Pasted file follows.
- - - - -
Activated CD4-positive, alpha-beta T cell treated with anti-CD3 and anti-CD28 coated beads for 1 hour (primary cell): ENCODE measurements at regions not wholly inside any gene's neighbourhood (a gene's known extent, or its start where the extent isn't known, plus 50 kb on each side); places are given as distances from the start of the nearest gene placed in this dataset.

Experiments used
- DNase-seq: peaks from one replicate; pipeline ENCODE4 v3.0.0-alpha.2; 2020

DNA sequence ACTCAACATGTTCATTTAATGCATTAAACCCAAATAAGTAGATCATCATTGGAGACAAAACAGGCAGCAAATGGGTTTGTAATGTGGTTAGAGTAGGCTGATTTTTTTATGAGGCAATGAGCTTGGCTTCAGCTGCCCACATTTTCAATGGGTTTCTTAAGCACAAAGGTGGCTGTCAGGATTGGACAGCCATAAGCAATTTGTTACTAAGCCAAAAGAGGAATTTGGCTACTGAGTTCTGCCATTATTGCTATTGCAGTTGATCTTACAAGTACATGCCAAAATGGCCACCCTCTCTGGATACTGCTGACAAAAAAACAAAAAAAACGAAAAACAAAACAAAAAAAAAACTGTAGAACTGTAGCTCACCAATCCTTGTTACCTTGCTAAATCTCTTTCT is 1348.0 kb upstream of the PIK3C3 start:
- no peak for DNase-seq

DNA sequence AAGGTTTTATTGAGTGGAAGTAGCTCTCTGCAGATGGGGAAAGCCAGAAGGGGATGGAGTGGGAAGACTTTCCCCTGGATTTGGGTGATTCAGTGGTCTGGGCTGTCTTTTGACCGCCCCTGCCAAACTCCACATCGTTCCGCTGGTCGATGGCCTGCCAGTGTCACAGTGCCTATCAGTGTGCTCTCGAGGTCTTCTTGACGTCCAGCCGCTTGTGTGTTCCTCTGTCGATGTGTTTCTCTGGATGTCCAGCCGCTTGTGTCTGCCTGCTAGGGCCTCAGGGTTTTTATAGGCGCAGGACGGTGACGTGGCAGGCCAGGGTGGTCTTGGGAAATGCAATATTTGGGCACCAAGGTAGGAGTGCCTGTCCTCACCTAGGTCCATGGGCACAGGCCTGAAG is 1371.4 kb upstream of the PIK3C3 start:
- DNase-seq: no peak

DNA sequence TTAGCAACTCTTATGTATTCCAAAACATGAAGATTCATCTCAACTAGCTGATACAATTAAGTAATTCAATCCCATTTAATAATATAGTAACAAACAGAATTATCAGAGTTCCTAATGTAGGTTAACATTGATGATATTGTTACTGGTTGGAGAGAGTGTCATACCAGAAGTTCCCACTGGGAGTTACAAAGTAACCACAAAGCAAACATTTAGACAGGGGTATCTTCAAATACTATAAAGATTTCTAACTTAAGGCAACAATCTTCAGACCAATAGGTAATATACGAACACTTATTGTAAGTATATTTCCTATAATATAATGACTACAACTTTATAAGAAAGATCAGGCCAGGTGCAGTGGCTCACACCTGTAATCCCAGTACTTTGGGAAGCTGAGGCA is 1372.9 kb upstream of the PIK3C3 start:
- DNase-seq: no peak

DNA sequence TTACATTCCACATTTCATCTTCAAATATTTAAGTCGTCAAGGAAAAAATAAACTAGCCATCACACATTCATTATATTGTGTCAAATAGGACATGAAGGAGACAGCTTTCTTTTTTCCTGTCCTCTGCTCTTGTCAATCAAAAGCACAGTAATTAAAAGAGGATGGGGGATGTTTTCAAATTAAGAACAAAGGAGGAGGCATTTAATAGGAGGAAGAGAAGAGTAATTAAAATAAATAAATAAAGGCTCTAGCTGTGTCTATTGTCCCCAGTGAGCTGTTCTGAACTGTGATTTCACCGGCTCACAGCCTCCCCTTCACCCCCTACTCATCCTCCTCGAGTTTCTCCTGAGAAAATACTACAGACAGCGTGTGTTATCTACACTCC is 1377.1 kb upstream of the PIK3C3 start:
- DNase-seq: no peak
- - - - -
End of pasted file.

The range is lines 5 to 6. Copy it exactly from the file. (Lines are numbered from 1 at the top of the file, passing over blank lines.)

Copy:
- no peak for DNase-seq

DNA sequence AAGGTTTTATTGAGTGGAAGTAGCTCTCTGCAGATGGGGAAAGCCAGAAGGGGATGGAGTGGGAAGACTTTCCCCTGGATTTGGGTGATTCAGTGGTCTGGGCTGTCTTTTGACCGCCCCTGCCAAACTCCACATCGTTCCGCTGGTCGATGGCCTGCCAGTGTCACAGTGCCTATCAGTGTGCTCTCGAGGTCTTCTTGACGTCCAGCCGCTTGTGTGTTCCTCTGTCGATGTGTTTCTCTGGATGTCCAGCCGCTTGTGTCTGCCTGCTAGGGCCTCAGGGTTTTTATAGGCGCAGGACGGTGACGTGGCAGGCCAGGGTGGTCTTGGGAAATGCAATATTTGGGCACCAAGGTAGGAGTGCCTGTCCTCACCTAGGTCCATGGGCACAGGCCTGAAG is 1371.4 kb upstream of the PIK3C3 start: